OK, fellow publishing fans, you can't be ready to face this new year without understanding what happened in 2014. Here are the 10 words (yes, "magazine media" and "native advertising" are single words) that summarize the year that just was, along with links that provide further information:
You can probably already get your favorite magazine in digital format, but until now it probably didn't use your tablet or smartphone's hardware. But digital magazine startup Magzter hopes to change that today with the launch of its new MagEnhance tool set.
Magzter makes it really easy for publishers to translate their print magazines into digital versions. It has over 1,500 major publishers using its service to produce more than 4,000 magazines available via Apple's Newsstand, the Kindle Store, and the Magzter digital magazine store. Previously, publishers found Magzter to be an attractive partner
Publishers could use a few gifts from Santa this year, so here is the list I made up. I recommend coming up with one of your own and getting the letter in the mail fast!
The list of what TNM would like for Christmas this year is still quite long, and since I doubt Apple or any other company will fill my requests, I have decided to write Santa in hopes that he can come through.
The end of the year is usually the time when websites like to have people make predictions about the upcoming year. The great thing about the stories, from the point of view of an editor, is that they are often interesting, but readers rarely go back to check to see if any of the predictions came true.
TNM doesn't like to do predictions so there are none to go back and check on. But it is interesting to see what stores were hitting late last year that either foretold the future, or else fell flat.
At The New York Times, 2014 was arguably one of the most transformative years since the Abe Rosenthal era of the late '70s to mid '80s.
It was a period of turmoil and change, and it ended with a resounding farewell to dozens of departing employees, plus the promise of more change ahead.
Earlier this week, the names of journalists laid off in the most recent round of cost-cutting began circulating after the Newspaper Guild, which represents about 1,100 Timesemployees, announced it had been informed by management that 21 unionized newsroom positions would be eliminated.
Many people use the newish blogging site Mediumeach day, but almost as many of them are confused about what, exactly, it's supposed to be. It is a publishing tool-a very pretty one at that, with lots of clever bells and whistles. It's also a publisher that pays professional editors and writers to commit various acts of journalism. (The company has launched or acquired six different sub-publications: Matter, Cuepoint, Backchannel,Re:form, Vantage, and The Nib.)
Medium was co-founded by Evan Williams, better known as a co-founder of Twitter, in 2012. (His Medium co-founder, Biz Stone, was also a Twitter co-founder.)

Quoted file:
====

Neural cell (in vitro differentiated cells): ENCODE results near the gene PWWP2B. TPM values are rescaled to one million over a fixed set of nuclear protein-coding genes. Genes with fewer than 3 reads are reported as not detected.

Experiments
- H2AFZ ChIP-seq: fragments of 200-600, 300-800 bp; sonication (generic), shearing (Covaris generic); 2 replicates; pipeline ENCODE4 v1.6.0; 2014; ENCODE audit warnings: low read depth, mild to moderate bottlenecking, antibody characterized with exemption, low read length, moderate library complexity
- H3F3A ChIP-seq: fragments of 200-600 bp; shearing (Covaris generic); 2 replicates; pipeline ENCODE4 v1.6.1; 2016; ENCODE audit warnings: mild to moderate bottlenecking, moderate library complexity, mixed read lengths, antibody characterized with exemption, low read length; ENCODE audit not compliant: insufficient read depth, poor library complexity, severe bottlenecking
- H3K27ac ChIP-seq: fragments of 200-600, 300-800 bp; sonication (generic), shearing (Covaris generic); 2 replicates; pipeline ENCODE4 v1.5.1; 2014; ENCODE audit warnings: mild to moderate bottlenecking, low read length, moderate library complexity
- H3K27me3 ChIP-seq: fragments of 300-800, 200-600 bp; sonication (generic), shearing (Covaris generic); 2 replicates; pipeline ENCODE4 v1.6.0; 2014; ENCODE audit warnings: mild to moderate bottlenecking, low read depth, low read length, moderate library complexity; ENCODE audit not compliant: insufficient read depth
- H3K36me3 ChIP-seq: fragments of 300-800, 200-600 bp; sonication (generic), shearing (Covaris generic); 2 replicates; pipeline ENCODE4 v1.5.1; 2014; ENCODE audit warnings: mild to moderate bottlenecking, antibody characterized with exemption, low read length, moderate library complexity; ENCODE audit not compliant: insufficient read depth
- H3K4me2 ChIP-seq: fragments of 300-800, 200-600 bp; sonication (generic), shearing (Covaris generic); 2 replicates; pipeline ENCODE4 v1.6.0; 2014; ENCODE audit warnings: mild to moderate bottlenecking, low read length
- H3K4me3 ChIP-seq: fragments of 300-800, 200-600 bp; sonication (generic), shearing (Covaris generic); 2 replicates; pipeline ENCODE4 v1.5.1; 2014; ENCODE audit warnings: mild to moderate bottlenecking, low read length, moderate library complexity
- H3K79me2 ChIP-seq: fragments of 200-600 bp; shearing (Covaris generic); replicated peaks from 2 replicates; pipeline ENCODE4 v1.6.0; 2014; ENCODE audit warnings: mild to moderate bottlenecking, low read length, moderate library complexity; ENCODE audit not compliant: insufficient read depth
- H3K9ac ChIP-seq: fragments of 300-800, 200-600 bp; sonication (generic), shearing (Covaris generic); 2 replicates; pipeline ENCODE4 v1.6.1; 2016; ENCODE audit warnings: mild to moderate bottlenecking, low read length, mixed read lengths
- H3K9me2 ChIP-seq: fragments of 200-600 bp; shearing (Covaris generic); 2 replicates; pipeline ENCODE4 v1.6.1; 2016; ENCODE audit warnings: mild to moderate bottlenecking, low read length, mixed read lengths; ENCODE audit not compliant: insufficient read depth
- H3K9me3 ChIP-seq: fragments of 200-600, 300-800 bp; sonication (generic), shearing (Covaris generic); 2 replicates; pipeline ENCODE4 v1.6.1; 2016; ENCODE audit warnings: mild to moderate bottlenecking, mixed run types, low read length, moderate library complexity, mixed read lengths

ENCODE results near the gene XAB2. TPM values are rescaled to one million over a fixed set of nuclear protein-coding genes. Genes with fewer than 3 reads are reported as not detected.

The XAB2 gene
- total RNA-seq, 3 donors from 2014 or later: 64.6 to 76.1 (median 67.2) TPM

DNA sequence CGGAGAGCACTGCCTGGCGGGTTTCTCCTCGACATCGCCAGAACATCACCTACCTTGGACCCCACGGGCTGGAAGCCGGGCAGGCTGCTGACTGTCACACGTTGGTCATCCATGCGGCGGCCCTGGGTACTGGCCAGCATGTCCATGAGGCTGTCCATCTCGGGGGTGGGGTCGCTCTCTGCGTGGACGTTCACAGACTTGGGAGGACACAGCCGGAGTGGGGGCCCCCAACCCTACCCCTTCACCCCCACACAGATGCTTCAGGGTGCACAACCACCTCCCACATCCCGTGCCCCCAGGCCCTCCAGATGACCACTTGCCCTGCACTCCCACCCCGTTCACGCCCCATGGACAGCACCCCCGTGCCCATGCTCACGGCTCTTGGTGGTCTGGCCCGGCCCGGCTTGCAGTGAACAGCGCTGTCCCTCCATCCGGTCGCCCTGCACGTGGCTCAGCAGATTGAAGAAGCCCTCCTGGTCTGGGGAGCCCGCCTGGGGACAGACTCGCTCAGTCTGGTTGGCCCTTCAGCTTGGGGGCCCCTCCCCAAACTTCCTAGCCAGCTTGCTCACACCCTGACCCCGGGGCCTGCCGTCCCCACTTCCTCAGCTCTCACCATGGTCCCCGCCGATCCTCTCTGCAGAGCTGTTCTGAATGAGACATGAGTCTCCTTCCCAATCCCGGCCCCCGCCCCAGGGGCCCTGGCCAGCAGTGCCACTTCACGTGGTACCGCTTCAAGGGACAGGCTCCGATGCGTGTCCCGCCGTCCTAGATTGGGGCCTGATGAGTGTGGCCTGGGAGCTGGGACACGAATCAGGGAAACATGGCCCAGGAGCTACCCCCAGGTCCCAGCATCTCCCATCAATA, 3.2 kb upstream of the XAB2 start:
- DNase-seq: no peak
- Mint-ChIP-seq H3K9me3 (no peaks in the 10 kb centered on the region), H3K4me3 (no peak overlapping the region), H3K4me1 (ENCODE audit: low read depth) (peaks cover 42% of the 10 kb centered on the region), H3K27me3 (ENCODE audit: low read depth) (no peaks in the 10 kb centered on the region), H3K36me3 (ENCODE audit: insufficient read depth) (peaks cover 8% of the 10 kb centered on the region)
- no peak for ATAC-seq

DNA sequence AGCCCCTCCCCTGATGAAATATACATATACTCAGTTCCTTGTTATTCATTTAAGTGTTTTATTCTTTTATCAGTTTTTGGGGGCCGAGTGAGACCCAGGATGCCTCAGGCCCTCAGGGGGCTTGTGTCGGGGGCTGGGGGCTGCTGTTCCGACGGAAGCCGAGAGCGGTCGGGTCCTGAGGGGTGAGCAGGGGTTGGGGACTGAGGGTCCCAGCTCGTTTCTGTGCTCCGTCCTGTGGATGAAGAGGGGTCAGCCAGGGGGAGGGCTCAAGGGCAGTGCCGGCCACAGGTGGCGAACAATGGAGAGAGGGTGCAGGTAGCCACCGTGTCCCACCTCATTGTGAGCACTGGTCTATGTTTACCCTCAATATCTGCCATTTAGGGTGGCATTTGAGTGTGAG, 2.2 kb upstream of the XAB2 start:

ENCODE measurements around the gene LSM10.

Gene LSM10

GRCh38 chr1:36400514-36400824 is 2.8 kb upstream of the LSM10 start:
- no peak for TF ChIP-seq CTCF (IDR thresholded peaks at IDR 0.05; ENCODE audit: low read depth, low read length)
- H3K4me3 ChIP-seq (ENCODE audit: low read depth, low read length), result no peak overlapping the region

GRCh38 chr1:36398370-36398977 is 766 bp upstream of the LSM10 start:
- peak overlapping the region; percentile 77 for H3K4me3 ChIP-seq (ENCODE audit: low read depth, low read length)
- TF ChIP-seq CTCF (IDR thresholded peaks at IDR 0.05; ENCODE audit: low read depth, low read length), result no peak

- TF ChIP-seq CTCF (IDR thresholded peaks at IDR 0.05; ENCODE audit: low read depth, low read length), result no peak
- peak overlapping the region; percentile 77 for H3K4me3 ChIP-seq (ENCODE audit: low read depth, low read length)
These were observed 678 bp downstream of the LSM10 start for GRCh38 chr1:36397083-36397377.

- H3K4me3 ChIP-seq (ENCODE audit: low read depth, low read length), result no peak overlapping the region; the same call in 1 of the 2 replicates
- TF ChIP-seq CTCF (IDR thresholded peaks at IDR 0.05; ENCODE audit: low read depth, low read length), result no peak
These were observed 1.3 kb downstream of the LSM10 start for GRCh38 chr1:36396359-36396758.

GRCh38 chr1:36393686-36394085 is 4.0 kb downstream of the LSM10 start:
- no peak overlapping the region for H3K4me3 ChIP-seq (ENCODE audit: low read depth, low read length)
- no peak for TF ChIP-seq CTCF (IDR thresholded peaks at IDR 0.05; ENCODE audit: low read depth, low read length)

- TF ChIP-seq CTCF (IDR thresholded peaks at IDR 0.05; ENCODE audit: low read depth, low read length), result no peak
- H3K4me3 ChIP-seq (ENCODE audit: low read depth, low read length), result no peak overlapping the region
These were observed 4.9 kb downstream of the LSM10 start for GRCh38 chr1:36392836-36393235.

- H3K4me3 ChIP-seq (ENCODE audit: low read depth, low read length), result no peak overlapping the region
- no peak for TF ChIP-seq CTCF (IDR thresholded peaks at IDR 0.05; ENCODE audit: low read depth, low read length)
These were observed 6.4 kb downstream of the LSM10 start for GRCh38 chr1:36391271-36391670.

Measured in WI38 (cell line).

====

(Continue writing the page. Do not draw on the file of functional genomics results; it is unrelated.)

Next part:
Tech website CNET recently became the latest publisher to embrace a surprising trend: Editors decided to launch a print product, even as print magazines and newspapers across the country have struggled.
Experts said they expect this phenomenon, known as reverse publishing, will continue as successful digital publishers seek to grow their audience and advertiser base.
"Nobody is talking about the death of print anymore," said Samir Husni, director of the Magazine Innovation Center at the University of Mississippi. Instead, entities are focusing on creating a relationship with audiences, "regardless of the platform," he said.
MediaVest, an influential media-buying agency with clients includingCoca-Cola, has told at least eight publishers that it will no longer count iPad and other tablet circulation toward their magazines' circulation guarantees, people familiar with the situation said.
The move could undercut the amount of money publishers get for ad pages, which remain their most important revenue source, even in decline.
Publishers were skeptical about the motivation, with several executives calling it a media-agency tactic to fetch lower rates for their clients.
When a crusading but conflict-averse billionaire bankrolls several of journalism's most prominent mavericks to create a hard-nosed investigative news organization, it's a recipe for turmoil. eBay founder Pierre Omidyar's differences with First Look Media staff have been all over the press. Two top hires are out the door. Sarah Ellison asks whether First Look Media can make headlines that aren't about itself.
Those publishers who have enjoyed using Adobe's Single Edition app solution, and are not Pro or Enterprise users, will soon lose a major feature as the company announced that it would drop the benefit for Creative Cloud members on May 1, 2015. Single Edition allows publishers to create a single issue magazine, eBook or other type of app, free of charge and launch it into the Apple App Store - all that has been required is that the publisher have a Creative Cloud membership.